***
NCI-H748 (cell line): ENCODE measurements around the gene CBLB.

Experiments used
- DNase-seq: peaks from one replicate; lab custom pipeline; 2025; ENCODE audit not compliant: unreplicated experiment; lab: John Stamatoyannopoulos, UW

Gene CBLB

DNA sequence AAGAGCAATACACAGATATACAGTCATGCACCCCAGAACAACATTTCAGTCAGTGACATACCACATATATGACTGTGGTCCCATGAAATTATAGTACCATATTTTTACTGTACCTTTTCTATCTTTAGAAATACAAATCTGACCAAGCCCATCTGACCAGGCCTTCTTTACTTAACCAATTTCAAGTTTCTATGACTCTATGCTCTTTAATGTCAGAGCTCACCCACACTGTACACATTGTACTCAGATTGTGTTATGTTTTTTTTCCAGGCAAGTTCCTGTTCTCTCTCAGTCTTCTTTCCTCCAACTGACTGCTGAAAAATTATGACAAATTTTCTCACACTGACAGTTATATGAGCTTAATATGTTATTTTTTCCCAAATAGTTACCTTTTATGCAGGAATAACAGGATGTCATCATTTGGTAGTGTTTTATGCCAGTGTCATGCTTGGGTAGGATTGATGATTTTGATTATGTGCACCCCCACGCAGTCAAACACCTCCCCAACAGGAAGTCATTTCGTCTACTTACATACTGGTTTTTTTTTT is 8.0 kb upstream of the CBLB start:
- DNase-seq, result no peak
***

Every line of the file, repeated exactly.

NCI-H748 (cell line): ENCODE measurements around the gene CBLB.

Experiments used
- DNase-seq: peaks from one replicate; lab custom pipeline; 2025; ENCODE audit not compliant: unreplicated experiment; lab: John Stamatoyannopoulos, UW

Gene CBLB

DNA sequence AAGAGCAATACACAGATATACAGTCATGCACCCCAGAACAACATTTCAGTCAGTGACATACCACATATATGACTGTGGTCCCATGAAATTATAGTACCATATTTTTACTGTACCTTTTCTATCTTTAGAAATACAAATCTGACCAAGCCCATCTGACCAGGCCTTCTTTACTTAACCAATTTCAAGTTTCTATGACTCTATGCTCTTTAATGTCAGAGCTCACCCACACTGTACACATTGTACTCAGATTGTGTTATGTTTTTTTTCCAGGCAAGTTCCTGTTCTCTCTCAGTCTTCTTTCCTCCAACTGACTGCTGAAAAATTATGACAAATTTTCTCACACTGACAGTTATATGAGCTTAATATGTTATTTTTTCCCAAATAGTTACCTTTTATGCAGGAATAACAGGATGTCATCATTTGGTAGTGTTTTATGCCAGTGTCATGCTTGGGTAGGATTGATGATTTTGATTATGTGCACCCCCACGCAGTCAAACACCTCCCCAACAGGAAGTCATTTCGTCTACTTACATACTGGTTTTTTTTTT is 8.0 kb upstream of the CBLB start:
- DNase-seq, result no peak